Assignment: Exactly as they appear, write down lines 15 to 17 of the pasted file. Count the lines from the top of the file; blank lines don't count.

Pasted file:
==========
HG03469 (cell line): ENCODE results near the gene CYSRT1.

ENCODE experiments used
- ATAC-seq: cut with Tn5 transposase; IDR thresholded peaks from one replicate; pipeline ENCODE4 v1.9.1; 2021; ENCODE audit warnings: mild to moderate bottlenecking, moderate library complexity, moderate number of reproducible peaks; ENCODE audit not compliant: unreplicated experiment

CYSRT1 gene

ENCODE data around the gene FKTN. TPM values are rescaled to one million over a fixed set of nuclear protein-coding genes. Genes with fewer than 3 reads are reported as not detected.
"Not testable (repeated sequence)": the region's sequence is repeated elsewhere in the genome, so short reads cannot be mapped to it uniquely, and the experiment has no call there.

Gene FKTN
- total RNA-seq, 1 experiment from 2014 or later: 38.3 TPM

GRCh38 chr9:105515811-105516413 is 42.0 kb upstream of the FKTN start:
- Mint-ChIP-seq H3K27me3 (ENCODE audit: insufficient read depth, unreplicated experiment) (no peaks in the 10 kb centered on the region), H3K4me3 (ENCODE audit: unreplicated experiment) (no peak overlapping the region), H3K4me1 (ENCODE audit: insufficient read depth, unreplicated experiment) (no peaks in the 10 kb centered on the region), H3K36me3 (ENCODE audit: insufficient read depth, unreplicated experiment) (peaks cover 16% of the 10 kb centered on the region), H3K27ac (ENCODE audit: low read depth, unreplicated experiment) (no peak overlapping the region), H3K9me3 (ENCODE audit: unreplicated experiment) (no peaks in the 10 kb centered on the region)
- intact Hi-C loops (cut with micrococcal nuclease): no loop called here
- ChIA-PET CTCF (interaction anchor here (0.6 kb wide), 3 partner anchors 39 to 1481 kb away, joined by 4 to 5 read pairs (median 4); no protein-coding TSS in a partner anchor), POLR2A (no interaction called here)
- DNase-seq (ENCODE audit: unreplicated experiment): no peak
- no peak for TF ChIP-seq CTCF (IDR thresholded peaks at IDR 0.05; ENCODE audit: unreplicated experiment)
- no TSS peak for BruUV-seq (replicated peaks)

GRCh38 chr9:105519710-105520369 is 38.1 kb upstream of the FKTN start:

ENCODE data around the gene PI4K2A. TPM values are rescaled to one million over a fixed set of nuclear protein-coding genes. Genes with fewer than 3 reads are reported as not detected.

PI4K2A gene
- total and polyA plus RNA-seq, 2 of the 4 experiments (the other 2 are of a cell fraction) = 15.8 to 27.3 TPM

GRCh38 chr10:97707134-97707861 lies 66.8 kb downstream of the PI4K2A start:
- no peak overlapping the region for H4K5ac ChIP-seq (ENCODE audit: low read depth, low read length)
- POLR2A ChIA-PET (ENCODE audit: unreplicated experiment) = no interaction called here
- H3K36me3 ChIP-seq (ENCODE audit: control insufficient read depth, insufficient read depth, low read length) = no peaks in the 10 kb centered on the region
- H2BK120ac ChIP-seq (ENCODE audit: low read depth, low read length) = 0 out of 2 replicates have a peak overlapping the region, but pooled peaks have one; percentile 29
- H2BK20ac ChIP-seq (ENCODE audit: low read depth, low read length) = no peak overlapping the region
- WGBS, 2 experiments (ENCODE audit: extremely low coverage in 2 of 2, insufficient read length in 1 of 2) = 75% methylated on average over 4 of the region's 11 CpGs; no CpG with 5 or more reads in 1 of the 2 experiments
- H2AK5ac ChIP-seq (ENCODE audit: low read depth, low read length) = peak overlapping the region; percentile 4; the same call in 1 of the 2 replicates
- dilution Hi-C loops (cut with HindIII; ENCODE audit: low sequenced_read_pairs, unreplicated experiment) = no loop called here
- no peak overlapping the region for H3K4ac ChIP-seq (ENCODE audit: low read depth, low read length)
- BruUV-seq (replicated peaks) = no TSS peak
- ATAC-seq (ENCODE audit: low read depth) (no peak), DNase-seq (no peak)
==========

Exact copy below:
- no TSS peak for BruUV-seq (replicated peaks)

GRCh38 chr9:105519710-105520369 is 38.1 kb upstream of the FKTN start:

ENCODE data around the gene PI4K2A. TPM values are rescaled to one million over a fixed set of nuclear protein-coding genes. Genes with fewer than 3 reads are reported as not detected.